evan kim

final project: programming

November 19, 2020
One of the last things I wanted to complete before we lost campus access was to be able to successfully control each of the components that I was using for my final project (camera, stepper, speaker, and solenoid). I envisioned that virtual debugging at home with Anthony over zoom would be very hard, so I tried to take advantage of the rest of lab time.
One of the main reasons I chose to use the ESP32CAM was because of the camera feature. After hooking up the ESP32CAM to my board, I was able to see a bright LED from the board. I then went to File > Examples > ESP32 > Camera > CameraWebServer and grabbed the sample code that would display the camera feed on a localhost webserver. I ran into many issues when I tried to upload the code.

The first solution to my problem was I was running 5V from my serial connector to the 3.3V pin on the ESP32CAM. Once I fixed this with the jumper cable on the USB connector, I got a brownout error. This is because my connector was only transmitting 3.1 V, while the ESP32CAM was expecting 3.3V. To counteract this I could have attached a 3.3 voltage regulator from the VCC of the USB connector and passed in 5V from the USB connector. However, I didn’t want to cut another board. Luckily, my barrel jack was accepting 9V from the outlet and passed through a 3.3V regulator into the 3.3V pin. So I used the power from the wall charger as opposed to the USB connector and it worked!

One important note is that the slide switch needs to be switched into either programming or run mode depending on what I was trying to do. Additionally, after I flipped the switch, I would need to press a button underneath the ESP32CAM to change modes.

I was able to run the camera code and display on a local webserver the camera feed!
Livestreaming video on the ESP32CAM
As noted in previous weeks, I had many problems with the stepper motor working. However, Anthony figured out a solution and advised me to add a couple of resistors in series leading into the VREF of the H-bridge. This would allow me to control the current I was passing into the stepper motor. We experimented with this on a breadboard and found that a resistor of 5.1 ohms and 2.7 ohms worked. Therefore, I soldered my board and looked for the right pins to activate in my code. I then used the Stepper.h library to run the motor and uploaded the code to the ESP32CAM. Luckily my stepper motor worked!
Stepper motor dropping treat
One odd functionality I saw was that my 200 step stepper motor didn’t make a full rotation when I set the number of steps per rotation to 200 in my code. This was interesting and Anthony suspected it could be that the H-bridges were overheating so it didn’t move all of the steps. Additionally, there was a loud hissing coming from the stepper motor and the H-bridges got really hot. To counter this, I experimented with larger resistors to decrease the current to prevent this from happening. I found that a 3K resistor worked really well and I was able to get one clean rotation.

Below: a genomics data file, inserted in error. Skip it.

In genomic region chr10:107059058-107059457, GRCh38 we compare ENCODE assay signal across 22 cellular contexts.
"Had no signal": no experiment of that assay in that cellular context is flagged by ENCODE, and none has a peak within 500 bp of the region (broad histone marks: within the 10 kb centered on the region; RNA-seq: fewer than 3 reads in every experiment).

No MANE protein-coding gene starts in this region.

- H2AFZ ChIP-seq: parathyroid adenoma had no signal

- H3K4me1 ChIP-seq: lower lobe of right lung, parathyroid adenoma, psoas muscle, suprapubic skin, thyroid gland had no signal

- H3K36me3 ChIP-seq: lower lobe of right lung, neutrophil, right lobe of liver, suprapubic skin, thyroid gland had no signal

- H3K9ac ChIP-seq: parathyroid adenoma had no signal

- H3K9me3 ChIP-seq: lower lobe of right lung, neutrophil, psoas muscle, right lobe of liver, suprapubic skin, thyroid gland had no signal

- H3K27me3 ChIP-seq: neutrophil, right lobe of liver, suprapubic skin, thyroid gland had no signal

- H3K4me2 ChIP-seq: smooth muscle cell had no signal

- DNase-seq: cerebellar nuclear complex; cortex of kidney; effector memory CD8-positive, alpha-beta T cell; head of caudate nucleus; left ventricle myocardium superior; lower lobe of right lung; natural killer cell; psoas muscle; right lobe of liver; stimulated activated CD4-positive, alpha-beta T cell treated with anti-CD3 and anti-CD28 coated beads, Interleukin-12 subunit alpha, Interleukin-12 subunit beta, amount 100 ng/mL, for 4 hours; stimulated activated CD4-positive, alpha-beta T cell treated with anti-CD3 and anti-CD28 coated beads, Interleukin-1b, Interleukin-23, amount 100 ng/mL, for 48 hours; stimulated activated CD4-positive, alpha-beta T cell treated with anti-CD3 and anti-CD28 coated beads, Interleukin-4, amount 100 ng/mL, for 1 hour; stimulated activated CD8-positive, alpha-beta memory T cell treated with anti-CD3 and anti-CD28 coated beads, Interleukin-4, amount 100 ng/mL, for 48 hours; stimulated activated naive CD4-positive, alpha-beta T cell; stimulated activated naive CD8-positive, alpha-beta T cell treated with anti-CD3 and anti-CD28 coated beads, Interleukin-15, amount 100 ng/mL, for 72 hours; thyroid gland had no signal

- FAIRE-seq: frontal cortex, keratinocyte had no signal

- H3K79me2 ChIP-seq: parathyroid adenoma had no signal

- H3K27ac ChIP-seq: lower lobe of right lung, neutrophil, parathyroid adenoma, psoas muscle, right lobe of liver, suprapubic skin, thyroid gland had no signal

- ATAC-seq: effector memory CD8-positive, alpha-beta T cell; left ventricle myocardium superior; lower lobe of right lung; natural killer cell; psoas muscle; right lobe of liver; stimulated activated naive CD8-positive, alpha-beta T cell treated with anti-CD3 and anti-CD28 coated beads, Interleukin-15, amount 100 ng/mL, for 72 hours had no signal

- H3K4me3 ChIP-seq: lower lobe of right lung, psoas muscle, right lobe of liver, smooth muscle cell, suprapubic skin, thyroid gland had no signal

Luckily, last week I was able to experiment with the solenoid and how to get the solenoid working. This experience made the integration of the solenoid relatively easy. With my solenoid traces cut/connected correctly, I set off to program my solenoid to activate. I did so by simply setting pin 4 (the pin that was connected to the gate of the MOSFET) to be high to activate the solenoid. This worked on the first try after I soldered the wires from the solenoid.
The last piece of my board was the speaker. I had trouble getting the speaker to output loud noises when experimenting with the breadboard so I was not expecting much. Anthony and I looked for some Piezzo speakers because he thought they would be louder, however we had no luck. This was unfortunate, however I was forced to stick with what I had. This was fine because the speaker was an extension to my final project.

I first tried using the tone function from Brett Hagman’s library, however it didn’t seem compatible with the ESP32CAM. Therefore I did some googling and I found others that had run into this problem. To solve this, they just implemented their own tone function using pwm. This worked and I was able to get a faint noise, but I will experiment more with this later.
Self-implemented tone function
final product
I was able to integrate all of these components and activate all of them at the same time like they would in my final device. For my final device, I would press a button on my phone via bluetooth and this would activate the dropping mechanism, then the speaker, and finally launch the treat via the solenoid.

I mocked these steps by writing code that would do this in the same order.
Code to handle three components with one button press
All components activating in order on a button press
With all of the components working, I can customize the time in between each action for my final device. I still have to put the entire housing together and try to see if these components work in there, but I think I have made great progress over the past couple of weeks.